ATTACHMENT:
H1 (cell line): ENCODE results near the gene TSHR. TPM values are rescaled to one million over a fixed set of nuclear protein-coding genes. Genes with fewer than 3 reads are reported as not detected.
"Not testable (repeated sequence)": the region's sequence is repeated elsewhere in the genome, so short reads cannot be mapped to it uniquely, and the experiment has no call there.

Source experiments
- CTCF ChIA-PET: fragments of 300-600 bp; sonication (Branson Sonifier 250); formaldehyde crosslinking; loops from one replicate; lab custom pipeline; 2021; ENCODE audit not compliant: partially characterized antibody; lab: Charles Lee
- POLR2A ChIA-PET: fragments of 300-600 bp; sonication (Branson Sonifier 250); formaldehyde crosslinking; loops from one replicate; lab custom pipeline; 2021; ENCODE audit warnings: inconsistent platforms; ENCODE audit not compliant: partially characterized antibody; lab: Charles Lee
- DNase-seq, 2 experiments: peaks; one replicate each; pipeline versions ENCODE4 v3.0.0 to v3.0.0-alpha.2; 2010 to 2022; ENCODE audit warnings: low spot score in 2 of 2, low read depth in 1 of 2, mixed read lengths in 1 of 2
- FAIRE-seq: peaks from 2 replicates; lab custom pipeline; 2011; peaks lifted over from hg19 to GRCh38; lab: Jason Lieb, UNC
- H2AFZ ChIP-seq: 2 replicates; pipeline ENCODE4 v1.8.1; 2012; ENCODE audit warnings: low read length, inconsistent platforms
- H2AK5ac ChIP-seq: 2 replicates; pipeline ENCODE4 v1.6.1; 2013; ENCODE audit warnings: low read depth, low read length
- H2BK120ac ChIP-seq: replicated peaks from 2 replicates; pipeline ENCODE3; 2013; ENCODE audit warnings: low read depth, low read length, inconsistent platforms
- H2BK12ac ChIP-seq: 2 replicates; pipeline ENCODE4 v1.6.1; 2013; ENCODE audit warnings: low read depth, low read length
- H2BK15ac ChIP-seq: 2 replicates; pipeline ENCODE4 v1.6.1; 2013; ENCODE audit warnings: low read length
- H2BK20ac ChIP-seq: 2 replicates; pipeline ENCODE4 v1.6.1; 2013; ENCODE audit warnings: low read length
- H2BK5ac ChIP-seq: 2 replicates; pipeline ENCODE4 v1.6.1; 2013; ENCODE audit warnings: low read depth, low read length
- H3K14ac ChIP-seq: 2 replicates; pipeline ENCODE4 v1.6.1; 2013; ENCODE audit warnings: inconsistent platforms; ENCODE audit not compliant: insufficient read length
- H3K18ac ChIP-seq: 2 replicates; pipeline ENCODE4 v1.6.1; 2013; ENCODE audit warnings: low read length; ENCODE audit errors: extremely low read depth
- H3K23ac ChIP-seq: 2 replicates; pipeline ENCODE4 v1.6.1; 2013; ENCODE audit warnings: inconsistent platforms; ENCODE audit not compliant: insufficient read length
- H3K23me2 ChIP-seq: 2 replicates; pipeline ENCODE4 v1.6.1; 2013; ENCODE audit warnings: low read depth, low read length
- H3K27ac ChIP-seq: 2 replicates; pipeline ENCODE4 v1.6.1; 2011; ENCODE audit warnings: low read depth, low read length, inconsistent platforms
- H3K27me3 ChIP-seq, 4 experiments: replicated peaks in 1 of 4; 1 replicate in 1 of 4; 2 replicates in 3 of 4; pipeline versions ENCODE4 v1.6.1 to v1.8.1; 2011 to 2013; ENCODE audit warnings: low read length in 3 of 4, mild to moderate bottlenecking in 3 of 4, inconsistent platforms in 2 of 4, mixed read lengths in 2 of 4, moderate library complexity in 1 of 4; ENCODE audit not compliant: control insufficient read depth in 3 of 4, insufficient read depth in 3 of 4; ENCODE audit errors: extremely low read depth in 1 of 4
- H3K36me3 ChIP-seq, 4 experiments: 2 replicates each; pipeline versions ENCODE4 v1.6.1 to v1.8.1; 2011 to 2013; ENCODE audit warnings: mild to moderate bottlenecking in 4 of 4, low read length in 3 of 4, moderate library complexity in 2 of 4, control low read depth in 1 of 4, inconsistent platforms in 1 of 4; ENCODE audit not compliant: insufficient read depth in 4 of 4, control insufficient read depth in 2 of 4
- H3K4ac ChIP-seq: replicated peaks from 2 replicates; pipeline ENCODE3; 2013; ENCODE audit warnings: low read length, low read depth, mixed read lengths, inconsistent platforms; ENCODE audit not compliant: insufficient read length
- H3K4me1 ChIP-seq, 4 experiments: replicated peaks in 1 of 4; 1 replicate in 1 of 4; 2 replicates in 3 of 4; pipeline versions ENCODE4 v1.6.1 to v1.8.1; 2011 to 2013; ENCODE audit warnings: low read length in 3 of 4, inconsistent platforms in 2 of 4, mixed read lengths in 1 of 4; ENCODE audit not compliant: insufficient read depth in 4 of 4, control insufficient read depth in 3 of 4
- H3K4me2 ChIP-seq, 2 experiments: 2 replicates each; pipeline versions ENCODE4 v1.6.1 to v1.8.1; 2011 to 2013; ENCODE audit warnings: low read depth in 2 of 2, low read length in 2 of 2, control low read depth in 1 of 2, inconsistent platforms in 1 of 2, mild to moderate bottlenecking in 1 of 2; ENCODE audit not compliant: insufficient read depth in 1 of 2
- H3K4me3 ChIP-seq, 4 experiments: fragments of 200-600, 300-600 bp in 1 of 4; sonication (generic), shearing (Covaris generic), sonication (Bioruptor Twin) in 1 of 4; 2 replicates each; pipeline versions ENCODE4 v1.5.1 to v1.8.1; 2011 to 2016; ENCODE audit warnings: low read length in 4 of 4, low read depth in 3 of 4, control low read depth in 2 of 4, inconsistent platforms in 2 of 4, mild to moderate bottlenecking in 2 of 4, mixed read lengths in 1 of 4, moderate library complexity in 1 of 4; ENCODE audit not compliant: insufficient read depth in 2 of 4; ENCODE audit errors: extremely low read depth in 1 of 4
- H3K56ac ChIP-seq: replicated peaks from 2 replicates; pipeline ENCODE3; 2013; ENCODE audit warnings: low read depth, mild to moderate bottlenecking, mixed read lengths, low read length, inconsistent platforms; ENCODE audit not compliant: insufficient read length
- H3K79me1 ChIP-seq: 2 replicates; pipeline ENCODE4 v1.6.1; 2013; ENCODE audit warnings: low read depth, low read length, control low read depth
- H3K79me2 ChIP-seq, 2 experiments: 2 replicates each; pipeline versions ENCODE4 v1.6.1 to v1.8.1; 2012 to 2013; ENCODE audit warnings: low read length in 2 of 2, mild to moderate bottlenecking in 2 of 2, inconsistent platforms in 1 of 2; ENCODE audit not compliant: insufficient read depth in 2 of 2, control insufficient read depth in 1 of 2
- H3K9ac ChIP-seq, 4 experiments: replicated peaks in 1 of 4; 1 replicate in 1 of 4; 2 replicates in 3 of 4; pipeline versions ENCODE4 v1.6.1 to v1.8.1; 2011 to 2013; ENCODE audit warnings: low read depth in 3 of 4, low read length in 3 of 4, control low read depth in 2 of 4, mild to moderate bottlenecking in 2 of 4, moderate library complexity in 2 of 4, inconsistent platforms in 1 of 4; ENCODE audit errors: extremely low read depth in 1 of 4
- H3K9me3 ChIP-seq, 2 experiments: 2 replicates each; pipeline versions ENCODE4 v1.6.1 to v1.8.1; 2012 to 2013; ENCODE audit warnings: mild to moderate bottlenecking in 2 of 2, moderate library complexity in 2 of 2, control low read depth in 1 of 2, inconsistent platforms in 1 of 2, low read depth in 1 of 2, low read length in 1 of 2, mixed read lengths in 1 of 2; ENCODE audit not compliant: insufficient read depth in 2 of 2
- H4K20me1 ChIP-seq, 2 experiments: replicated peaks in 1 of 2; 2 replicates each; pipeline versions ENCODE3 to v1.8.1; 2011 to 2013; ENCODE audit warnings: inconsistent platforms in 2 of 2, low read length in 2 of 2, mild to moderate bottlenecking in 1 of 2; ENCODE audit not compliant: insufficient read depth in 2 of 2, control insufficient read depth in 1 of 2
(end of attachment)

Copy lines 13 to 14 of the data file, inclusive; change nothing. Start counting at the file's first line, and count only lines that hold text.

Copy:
- H2BK20ac ChIP-seq: 2 replicates; pipeline ENCODE4 v1.6.1; 2013; ENCODE audit warnings: low read length
- H2BK5ac ChIP-seq: 2 replicates; pipeline ENCODE4 v1.6.1; 2013; ENCODE audit warnings: low read depth, low read length